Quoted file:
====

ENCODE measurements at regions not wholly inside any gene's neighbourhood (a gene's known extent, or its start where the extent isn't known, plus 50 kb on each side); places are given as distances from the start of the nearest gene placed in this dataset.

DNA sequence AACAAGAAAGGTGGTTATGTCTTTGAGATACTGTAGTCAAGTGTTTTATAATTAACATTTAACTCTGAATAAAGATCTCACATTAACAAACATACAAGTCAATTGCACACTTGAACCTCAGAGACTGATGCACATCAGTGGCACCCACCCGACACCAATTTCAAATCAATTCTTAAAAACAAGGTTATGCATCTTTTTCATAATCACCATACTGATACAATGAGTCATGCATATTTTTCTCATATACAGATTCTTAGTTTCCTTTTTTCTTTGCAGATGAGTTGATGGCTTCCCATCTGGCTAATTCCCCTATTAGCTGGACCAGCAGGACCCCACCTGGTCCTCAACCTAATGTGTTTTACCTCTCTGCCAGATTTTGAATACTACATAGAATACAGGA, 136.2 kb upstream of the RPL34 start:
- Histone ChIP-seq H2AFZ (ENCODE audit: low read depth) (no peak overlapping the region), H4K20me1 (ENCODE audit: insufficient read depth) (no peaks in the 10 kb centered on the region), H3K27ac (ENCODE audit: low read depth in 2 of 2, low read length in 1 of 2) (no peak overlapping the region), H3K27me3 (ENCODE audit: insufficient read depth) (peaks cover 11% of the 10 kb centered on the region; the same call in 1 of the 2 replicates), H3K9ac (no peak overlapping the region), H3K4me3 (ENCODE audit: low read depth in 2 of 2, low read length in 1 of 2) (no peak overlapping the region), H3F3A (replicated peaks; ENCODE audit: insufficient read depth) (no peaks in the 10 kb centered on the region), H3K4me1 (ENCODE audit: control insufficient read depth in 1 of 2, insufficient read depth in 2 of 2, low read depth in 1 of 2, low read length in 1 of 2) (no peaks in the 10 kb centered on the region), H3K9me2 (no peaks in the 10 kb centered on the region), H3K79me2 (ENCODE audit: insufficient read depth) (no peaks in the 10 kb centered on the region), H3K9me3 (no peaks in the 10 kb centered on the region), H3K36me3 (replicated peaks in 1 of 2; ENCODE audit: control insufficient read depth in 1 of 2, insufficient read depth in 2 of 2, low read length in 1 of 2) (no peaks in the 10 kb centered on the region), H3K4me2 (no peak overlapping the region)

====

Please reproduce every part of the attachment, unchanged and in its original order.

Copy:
ENCODE measurements at regions not wholly inside any gene's neighbourhood (a gene's known extent, or its start where the extent isn't known, plus 50 kb on each side); places are given as distances from the start of the nearest gene placed in this dataset.

DNA sequence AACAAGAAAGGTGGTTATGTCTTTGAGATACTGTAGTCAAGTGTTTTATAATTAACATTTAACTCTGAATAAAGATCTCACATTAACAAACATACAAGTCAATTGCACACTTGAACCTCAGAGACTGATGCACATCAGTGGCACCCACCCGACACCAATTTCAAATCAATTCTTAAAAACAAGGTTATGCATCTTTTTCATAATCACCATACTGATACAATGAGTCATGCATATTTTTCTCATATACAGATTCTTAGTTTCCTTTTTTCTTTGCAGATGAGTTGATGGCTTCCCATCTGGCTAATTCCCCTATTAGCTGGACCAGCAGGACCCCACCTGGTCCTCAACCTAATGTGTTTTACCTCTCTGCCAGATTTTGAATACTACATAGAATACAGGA, 136.2 kb upstream of the RPL34 start:
- Histone ChIP-seq H2AFZ (ENCODE audit: low read depth) (no peak overlapping the region), H4K20me1 (ENCODE audit: insufficient read depth) (no peaks in the 10 kb centered on the region), H3K27ac (ENCODE audit: low read depth in 2 of 2, low read length in 1 of 2) (no peak overlapping the region), H3K27me3 (ENCODE audit: insufficient read depth) (peaks cover 11% of the 10 kb centered on the region; the same call in 1 of the 2 replicates), H3K9ac (no peak overlapping the region), H3K4me3 (ENCODE audit: low read depth in 2 of 2, low read length in 1 of 2) (no peak overlapping the region), H3F3A (replicated peaks; ENCODE audit: insufficient read depth) (no peaks in the 10 kb centered on the region), H3K4me1 (ENCODE audit: control insufficient read depth in 1 of 2, insufficient read depth in 2 of 2, low read depth in 1 of 2, low read length in 1 of 2) (no peaks in the 10 kb centered on the region), H3K9me2 (no peaks in the 10 kb centered on the region), H3K79me2 (ENCODE audit: insufficient read depth) (no peaks in the 10 kb centered on the region), H3K9me3 (no peaks in the 10 kb centered on the region), H3K36me3 (replicated peaks in 1 of 2; ENCODE audit: control insufficient read depth in 1 of 2, insufficient read depth in 2 of 2, low read length in 1 of 2) (no peaks in the 10 kb centered on the region), H3K4me2 (no peak overlapping the region)